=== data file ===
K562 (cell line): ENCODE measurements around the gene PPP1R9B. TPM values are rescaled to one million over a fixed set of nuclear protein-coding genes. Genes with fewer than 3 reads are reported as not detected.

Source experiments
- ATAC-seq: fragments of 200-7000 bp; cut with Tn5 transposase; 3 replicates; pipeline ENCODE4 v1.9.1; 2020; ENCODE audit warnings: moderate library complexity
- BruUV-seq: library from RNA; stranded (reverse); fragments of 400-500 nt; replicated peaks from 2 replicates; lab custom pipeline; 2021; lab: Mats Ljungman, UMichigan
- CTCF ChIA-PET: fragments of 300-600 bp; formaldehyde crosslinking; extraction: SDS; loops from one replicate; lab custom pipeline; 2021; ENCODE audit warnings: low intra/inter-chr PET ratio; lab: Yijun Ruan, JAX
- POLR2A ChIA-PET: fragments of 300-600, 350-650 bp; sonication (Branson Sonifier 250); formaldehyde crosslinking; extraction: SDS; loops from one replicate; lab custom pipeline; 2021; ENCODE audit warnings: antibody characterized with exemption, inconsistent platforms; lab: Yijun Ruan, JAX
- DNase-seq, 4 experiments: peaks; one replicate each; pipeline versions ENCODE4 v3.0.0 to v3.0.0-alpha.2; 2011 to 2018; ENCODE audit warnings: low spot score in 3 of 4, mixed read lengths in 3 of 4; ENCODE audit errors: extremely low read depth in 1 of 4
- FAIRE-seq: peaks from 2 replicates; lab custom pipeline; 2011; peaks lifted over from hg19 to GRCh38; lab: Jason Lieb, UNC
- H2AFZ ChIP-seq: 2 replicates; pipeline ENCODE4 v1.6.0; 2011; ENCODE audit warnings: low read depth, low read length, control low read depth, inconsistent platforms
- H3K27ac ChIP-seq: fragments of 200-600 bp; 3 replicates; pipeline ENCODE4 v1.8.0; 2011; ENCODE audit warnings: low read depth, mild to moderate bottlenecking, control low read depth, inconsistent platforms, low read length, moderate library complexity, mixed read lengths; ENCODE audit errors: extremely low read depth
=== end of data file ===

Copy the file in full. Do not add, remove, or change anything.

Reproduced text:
K562 (cell line): ENCODE measurements around the gene PPP1R9B. TPM values are rescaled to one million over a fixed set of nuclear protein-coding genes. Genes with fewer than 3 reads are reported as not detected.

Source experiments
- ATAC-seq: fragments of 200-7000 bp; cut with Tn5 transposase; 3 replicates; pipeline ENCODE4 v1.9.1; 2020; ENCODE audit warnings: moderate library complexity
- BruUV-seq: library from RNA; stranded (reverse); fragments of 400-500 nt; replicated peaks from 2 replicates; lab custom pipeline; 2021; lab: Mats Ljungman, UMichigan
- CTCF ChIA-PET: fragments of 300-600 bp; formaldehyde crosslinking; extraction: SDS; loops from one replicate; lab custom pipeline; 2021; ENCODE audit warnings: low intra/inter-chr PET ratio; lab: Yijun Ruan, JAX
- POLR2A ChIA-PET: fragments of 300-600, 350-650 bp; sonication (Branson Sonifier 250); formaldehyde crosslinking; extraction: SDS; loops from one replicate; lab custom pipeline; 2021; ENCODE audit warnings: antibody characterized with exemption, inconsistent platforms; lab: Yijun Ruan, JAX
- DNase-seq, 4 experiments: peaks; one replicate each; pipeline versions ENCODE4 v3.0.0 to v3.0.0-alpha.2; 2011 to 2018; ENCODE audit warnings: low spot score in 3 of 4, mixed read lengths in 3 of 4; ENCODE audit errors: extremely low read depth in 1 of 4
- FAIRE-seq: peaks from 2 replicates; lab custom pipeline; 2011; peaks lifted over from hg19 to GRCh38; lab: Jason Lieb, UNC
- H2AFZ ChIP-seq: 2 replicates; pipeline ENCODE4 v1.6.0; 2011; ENCODE audit warnings: low read depth, low read length, control low read depth, inconsistent platforms
- H3K27ac ChIP-seq: fragments of 200-600 bp; 3 replicates; pipeline ENCODE4 v1.8.0; 2011; ENCODE audit warnings: low read depth, mild to moderate bottlenecking, control low read depth, inconsistent platforms, low read length, moderate library complexity, mixed read lengths; ENCODE audit errors: extremely low read depth